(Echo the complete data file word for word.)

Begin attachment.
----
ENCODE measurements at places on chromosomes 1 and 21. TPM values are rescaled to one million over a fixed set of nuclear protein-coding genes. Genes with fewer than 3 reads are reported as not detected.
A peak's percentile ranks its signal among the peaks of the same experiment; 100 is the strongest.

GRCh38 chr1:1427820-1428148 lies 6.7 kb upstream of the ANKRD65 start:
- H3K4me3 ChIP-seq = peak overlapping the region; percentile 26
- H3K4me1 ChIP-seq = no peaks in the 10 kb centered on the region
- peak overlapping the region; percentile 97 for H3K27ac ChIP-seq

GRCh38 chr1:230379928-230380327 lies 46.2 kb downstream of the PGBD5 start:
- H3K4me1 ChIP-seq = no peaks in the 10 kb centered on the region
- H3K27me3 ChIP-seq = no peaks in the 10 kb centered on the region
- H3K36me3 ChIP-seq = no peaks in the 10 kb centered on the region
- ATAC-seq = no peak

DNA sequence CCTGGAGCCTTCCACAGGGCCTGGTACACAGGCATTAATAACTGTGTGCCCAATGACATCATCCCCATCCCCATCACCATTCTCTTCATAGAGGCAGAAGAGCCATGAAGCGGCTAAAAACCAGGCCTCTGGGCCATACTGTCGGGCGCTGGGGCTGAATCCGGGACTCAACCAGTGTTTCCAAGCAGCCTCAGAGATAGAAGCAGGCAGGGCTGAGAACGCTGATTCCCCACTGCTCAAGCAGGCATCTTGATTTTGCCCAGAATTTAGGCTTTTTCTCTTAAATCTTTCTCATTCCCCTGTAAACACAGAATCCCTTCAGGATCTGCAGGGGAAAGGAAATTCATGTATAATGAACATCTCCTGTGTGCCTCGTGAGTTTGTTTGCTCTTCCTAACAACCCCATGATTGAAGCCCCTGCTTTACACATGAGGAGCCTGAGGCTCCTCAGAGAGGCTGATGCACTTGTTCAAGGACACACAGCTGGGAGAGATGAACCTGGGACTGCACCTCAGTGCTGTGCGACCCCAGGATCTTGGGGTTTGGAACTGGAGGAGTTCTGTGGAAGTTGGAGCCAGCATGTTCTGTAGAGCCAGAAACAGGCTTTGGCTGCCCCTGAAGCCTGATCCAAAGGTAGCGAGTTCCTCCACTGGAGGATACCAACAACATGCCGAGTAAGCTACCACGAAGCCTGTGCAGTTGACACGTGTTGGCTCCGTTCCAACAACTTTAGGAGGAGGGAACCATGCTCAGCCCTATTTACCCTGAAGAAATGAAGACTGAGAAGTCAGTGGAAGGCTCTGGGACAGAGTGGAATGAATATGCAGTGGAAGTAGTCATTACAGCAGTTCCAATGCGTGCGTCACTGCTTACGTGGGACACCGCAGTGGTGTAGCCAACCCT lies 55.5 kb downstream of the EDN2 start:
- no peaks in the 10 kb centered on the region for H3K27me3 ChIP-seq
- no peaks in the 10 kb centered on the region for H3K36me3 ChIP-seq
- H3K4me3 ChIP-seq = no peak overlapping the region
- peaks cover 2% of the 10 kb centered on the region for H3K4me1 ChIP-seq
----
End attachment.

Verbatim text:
ENCODE measurements at places on chromosomes 1 and 21. TPM values are rescaled to one million over a fixed set of nuclear protein-coding genes. Genes with fewer than 3 reads are reported as not detected.
A peak's percentile ranks its signal among the peaks of the same experiment; 100 is the strongest.

GRCh38 chr1:1427820-1428148 lies 6.7 kb upstream of the ANKRD65 start:
- H3K4me3 ChIP-seq = peak overlapping the region; percentile 26
- H3K4me1 ChIP-seq = no peaks in the 10 kb centered on the region
- peak overlapping the region; percentile 97 for H3K27ac ChIP-seq

GRCh38 chr1:230379928-230380327 lies 46.2 kb downstream of the PGBD5 start:
- H3K4me1 ChIP-seq = no peaks in the 10 kb centered on the region
- H3K27me3 ChIP-seq = no peaks in the 10 kb centered on the region
- H3K36me3 ChIP-seq = no peaks in the 10 kb centered on the region
- ATAC-seq = no peak

DNA sequence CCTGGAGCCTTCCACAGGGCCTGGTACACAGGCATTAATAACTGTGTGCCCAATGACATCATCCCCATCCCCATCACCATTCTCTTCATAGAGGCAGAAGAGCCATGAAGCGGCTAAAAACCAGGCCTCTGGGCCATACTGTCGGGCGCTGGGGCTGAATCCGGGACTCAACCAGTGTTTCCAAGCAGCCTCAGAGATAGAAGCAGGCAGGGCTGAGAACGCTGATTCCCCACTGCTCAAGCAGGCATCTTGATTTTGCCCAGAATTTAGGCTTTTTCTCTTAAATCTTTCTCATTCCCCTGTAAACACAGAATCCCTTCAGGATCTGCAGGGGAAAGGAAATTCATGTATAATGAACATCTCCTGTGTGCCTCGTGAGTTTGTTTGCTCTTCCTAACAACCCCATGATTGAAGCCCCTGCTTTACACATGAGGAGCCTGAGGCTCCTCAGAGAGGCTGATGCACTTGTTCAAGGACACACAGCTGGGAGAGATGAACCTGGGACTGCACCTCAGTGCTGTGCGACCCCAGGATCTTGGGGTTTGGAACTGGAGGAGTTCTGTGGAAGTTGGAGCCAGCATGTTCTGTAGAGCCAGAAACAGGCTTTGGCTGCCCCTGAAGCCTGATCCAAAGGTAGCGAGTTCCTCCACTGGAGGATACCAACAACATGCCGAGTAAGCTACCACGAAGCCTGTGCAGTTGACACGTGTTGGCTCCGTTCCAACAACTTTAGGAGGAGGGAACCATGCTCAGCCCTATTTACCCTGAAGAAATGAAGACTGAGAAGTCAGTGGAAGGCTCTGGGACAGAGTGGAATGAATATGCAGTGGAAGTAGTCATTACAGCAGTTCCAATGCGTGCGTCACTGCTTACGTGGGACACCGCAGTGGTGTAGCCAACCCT lies 55.5 kb downstream of the EDN2 start:
- no peaks in the 10 kb centered on the region for H3K27me3 ChIP-seq
- no peaks in the 10 kb centered on the region for H3K36me3 ChIP-seq
- H3K4me3 ChIP-seq = no peak overlapping the region
- peaks cover 2% of the 10 kb centered on the region for H3K4me1 ChIP-seq